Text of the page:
Daftmill Distillery is located on the site of a farm that has been reportedly in the Cuthbert family for centuries. In fact, according to the brothers, Ian and Francis, who run the farm and the distillery, there have only been three families that have worked the land at Daftmill in 1,000 years. So, principally, it’s a farm that yields malting barley sold to the whisky industry, prized beef cattle and a successful potato crop. So, when did the brothers decide to turn their hand to whisky production?
Whisky Production Starts at the Farm
It was 2003 that they began devising a plan to make whisky on the farm. They submitted their planning application to turn the mill buildings, dated back to the Napoleonic era, on the farm, into a distillery. After they built the distillery, three years later in 2005 their application for a licence to produce whisky was granted and so the whirlwind began. There was a real buzz within the whisky community, between the experts and the drinkers, when the news of Daftmill Distillery’s establishing, and the start of their production was announced.
Farm First, Distillery Second – But Both Are Important to the Brothers
As it is farm above all else, the whisky production side of their business enterprises is kept to a very small number. They only actually produce 100 casks every year. To the uninitiated, that might sound like a lot. The truth is, compared to the big guns in whisky, like Bowmore etc, that’s small potatoes.
Consider Kilchoman, another farm distillery that was established at a similar time to Daftmill Distillery. They are aiming to produce around 2,500 casks a year. Although bigger than Daftmill, it’s really nothing by the standards set by the larger brands and distilleries. It’s not just their full-time responsibilities of running and caring for the farm that factor into why they produce such a limited amount each year.
Everything Leads Back to Daftmill Farm
It’s also that Francis and Ian Cuthbert are fiercely compassionate about their product and what to uphold the provenance of the whisky. The rumour is if you pointed to any random cask of whisky in their warehouse, the brothers, without much deliberation would be able to point out the exact field the malted barley used in that cask was grown and harvested from.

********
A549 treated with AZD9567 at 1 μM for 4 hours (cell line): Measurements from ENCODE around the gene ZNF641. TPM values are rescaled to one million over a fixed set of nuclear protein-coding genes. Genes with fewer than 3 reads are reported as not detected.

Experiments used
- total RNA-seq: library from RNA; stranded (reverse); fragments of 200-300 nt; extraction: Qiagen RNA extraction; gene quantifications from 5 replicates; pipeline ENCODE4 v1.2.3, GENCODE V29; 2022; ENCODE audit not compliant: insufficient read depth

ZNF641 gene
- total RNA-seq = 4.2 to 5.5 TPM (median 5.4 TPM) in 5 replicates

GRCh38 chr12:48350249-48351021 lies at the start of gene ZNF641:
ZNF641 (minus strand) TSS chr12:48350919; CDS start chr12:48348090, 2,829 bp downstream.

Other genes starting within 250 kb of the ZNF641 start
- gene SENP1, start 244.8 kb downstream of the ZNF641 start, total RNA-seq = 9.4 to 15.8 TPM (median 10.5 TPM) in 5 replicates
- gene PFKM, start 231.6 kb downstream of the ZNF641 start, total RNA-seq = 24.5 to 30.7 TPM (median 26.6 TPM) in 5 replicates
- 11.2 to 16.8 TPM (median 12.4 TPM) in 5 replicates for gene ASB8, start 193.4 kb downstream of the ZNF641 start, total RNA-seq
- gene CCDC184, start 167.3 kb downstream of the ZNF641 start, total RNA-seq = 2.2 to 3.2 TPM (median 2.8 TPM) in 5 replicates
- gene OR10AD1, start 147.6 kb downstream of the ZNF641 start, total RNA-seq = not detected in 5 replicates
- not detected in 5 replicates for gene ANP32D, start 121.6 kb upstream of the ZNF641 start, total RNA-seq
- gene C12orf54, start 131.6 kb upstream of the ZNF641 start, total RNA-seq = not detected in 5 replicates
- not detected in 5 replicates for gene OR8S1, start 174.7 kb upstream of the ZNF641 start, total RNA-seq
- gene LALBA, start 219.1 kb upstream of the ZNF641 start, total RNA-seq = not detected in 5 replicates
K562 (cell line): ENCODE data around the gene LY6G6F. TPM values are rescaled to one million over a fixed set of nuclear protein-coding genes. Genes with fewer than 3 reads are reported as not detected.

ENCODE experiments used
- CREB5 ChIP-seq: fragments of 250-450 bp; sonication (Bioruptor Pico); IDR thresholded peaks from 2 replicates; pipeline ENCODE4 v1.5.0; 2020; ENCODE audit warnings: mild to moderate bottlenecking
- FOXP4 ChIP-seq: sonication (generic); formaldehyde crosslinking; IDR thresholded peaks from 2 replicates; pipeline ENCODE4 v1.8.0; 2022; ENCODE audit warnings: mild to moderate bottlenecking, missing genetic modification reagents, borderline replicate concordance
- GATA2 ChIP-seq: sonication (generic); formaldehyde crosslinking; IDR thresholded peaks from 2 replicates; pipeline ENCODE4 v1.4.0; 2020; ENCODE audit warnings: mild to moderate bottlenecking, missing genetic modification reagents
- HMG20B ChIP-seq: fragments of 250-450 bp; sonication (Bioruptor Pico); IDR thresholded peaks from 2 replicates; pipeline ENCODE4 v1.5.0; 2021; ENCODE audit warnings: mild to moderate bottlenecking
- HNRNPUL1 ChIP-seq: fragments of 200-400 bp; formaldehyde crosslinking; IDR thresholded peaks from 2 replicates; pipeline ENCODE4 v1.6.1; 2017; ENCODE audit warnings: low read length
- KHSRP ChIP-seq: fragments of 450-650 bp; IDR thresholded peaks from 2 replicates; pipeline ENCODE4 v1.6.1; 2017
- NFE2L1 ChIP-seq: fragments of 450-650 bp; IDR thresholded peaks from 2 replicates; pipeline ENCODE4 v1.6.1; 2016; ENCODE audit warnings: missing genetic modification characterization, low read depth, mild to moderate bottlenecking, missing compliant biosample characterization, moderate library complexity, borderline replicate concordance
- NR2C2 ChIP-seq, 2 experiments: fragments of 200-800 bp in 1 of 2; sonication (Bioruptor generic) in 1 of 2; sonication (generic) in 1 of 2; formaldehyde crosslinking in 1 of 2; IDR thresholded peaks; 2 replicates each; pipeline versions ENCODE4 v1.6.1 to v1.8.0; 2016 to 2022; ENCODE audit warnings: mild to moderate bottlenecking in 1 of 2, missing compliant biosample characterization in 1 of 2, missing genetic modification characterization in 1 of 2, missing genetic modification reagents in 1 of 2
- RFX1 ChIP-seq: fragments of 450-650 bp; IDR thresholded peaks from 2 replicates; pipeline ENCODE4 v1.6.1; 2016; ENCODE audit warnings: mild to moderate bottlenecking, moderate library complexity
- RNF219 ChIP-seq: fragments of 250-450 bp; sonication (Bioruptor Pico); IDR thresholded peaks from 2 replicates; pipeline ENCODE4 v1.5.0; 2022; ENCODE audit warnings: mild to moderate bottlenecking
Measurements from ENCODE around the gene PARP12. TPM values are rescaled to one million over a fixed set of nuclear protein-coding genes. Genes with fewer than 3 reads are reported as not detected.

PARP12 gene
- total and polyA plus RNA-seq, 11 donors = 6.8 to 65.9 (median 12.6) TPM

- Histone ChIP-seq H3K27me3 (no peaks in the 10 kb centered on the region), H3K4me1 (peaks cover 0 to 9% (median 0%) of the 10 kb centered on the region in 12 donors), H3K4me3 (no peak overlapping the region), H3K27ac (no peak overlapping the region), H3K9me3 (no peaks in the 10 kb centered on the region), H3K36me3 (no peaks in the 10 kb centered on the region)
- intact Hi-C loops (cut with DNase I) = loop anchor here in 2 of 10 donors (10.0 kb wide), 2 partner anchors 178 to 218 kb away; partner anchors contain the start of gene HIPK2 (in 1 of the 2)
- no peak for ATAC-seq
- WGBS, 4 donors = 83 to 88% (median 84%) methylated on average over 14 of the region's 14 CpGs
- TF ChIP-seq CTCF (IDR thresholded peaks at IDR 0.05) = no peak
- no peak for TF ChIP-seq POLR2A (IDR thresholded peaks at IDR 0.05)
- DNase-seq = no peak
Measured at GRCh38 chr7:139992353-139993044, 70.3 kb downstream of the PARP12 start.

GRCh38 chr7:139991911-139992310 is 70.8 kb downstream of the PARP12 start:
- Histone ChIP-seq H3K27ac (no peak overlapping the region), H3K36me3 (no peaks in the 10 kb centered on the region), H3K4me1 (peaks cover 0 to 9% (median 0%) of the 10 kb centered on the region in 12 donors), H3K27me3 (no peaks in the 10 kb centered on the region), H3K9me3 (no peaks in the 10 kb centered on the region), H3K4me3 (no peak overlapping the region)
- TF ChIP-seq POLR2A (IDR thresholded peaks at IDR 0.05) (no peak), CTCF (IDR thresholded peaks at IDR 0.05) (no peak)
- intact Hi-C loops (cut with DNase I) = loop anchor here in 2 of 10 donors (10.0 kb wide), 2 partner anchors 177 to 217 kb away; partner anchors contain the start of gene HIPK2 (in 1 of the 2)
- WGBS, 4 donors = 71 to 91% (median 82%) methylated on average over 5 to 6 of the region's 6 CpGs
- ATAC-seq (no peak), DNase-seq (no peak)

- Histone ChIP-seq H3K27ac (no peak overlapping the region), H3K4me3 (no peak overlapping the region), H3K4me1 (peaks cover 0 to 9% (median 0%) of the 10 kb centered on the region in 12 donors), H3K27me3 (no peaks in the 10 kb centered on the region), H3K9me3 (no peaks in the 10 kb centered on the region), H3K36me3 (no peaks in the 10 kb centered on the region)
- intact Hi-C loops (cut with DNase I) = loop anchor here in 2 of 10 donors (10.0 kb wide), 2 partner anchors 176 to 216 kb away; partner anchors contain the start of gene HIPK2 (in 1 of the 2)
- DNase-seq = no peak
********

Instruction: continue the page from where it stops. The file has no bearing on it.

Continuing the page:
They are that determined to keep all operations, all parts of the process from the growing to the distilling, maturing and bottling is done on the farm. The water used in the process is derived from their own well on the farm and obviously the malting barley comes from their own harvest (they take around 100 tonnes aside for the whisky production). Even their prized herd of cattle benefits from the whisky, because the draff produced once mashing is completed is then fed to them. About the bottling, the brothers secured a deal with the highly regarded Berry Bros & Rudd for exclusivity at bottling.
Scarcity and Rarity and The Increasing Popularity
The scarcity and rarity of their bottlings and whisky output is what we at The Grand Whisky Auction, and everyone else in the whisky community, love about Daftmill. We have a special appreciation for their enterprise and the fact they are one of the smallest fishes in a sea of big sharks. We too often feel that way – like we are trying to compete with the big boys.
Everyone loves an underdog, and when it’s an underdog that hails from the Kingdom of Fife and produces some sublimely smooth and delicious single malt, it’s hard not to see why they’re loved. Take their most recent bottling, that we recently sold at auction for the price of £500. That Daftmill 2006 was one of just 621 bottles produced.
We are delighted to help showcase such extraordinary examples of modern lowlands single malt production. What lies ahead for the Cuthberts and their distillery? Who knows? They are unlikely to expand too much beyond what they are producing now, but we wait and see the effects further maturing will have on their current output.